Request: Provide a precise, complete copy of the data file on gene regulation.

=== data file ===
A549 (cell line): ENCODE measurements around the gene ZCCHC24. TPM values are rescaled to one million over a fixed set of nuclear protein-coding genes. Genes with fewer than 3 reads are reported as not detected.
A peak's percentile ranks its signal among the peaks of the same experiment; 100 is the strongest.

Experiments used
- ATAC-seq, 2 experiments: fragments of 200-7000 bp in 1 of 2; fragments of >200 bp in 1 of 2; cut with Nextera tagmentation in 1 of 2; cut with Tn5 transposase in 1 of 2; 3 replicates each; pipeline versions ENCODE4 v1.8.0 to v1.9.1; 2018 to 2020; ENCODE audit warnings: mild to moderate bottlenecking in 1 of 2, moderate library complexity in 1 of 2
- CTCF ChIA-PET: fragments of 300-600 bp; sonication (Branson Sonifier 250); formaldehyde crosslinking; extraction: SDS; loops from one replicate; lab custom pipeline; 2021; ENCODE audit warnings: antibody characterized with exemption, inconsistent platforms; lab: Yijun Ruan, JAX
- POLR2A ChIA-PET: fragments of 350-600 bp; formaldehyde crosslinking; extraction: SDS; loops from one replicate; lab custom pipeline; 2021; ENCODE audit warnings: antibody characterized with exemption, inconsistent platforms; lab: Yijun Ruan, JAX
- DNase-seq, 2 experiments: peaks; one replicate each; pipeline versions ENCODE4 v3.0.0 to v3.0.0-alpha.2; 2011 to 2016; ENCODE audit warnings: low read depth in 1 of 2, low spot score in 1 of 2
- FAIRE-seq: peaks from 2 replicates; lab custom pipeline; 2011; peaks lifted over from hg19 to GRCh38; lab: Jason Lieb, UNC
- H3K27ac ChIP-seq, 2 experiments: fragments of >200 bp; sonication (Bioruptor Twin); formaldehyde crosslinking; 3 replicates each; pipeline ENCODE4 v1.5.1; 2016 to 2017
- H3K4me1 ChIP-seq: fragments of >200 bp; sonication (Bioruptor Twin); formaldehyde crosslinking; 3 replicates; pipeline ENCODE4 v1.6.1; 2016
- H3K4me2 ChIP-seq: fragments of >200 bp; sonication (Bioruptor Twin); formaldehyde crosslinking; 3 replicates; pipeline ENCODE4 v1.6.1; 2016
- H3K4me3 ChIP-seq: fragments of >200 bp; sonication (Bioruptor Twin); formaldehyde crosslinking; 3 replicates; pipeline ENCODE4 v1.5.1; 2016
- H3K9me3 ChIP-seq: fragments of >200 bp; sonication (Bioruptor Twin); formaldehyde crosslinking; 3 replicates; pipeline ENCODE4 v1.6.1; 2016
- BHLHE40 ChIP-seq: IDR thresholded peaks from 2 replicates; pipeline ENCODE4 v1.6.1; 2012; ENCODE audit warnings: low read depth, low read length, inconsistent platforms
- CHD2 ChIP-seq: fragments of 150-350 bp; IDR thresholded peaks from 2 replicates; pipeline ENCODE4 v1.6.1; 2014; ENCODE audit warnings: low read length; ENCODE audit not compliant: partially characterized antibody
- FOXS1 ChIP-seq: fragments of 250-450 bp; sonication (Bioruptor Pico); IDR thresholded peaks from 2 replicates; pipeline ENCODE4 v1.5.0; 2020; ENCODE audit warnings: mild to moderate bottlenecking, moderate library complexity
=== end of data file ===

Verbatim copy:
A549 (cell line): ENCODE measurements around the gene ZCCHC24. TPM values are rescaled to one million over a fixed set of nuclear protein-coding genes. Genes with fewer than 3 reads are reported as not detected.
A peak's percentile ranks its signal among the peaks of the same experiment; 100 is the strongest.

Experiments used
- ATAC-seq, 2 experiments: fragments of 200-7000 bp in 1 of 2; fragments of >200 bp in 1 of 2; cut with Nextera tagmentation in 1 of 2; cut with Tn5 transposase in 1 of 2; 3 replicates each; pipeline versions ENCODE4 v1.8.0 to v1.9.1; 2018 to 2020; ENCODE audit warnings: mild to moderate bottlenecking in 1 of 2, moderate library complexity in 1 of 2
- CTCF ChIA-PET: fragments of 300-600 bp; sonication (Branson Sonifier 250); formaldehyde crosslinking; extraction: SDS; loops from one replicate; lab custom pipeline; 2021; ENCODE audit warnings: antibody characterized with exemption, inconsistent platforms; lab: Yijun Ruan, JAX
- POLR2A ChIA-PET: fragments of 350-600 bp; formaldehyde crosslinking; extraction: SDS; loops from one replicate; lab custom pipeline; 2021; ENCODE audit warnings: antibody characterized with exemption, inconsistent platforms; lab: Yijun Ruan, JAX
- DNase-seq, 2 experiments: peaks; one replicate each; pipeline versions ENCODE4 v3.0.0 to v3.0.0-alpha.2; 2011 to 2016; ENCODE audit warnings: low read depth in 1 of 2, low spot score in 1 of 2
- FAIRE-seq: peaks from 2 replicates; lab custom pipeline; 2011; peaks lifted over from hg19 to GRCh38; lab: Jason Lieb, UNC
- H3K27ac ChIP-seq, 2 experiments: fragments of >200 bp; sonication (Bioruptor Twin); formaldehyde crosslinking; 3 replicates each; pipeline ENCODE4 v1.5.1; 2016 to 2017
- H3K4me1 ChIP-seq: fragments of >200 bp; sonication (Bioruptor Twin); formaldehyde crosslinking; 3 replicates; pipeline ENCODE4 v1.6.1; 2016
- H3K4me2 ChIP-seq: fragments of >200 bp; sonication (Bioruptor Twin); formaldehyde crosslinking; 3 replicates; pipeline ENCODE4 v1.6.1; 2016
- H3K4me3 ChIP-seq: fragments of >200 bp; sonication (Bioruptor Twin); formaldehyde crosslinking; 3 replicates; pipeline ENCODE4 v1.5.1; 2016
- H3K9me3 ChIP-seq: fragments of >200 bp; sonication (Bioruptor Twin); formaldehyde crosslinking; 3 replicates; pipeline ENCODE4 v1.6.1; 2016
- BHLHE40 ChIP-seq: IDR thresholded peaks from 2 replicates; pipeline ENCODE4 v1.6.1; 2012; ENCODE audit warnings: low read depth, low read length, inconsistent platforms
- CHD2 ChIP-seq: fragments of 150-350 bp; IDR thresholded peaks from 2 replicates; pipeline ENCODE4 v1.6.1; 2014; ENCODE audit warnings: low read length; ENCODE audit not compliant: partially characterized antibody
- FOXS1 ChIP-seq: fragments of 250-450 bp; sonication (Bioruptor Pico); IDR thresholded peaks from 2 replicates; pipeline ENCODE4 v1.5.0; 2020; ENCODE audit warnings: mild to moderate bottlenecking, moderate library complexity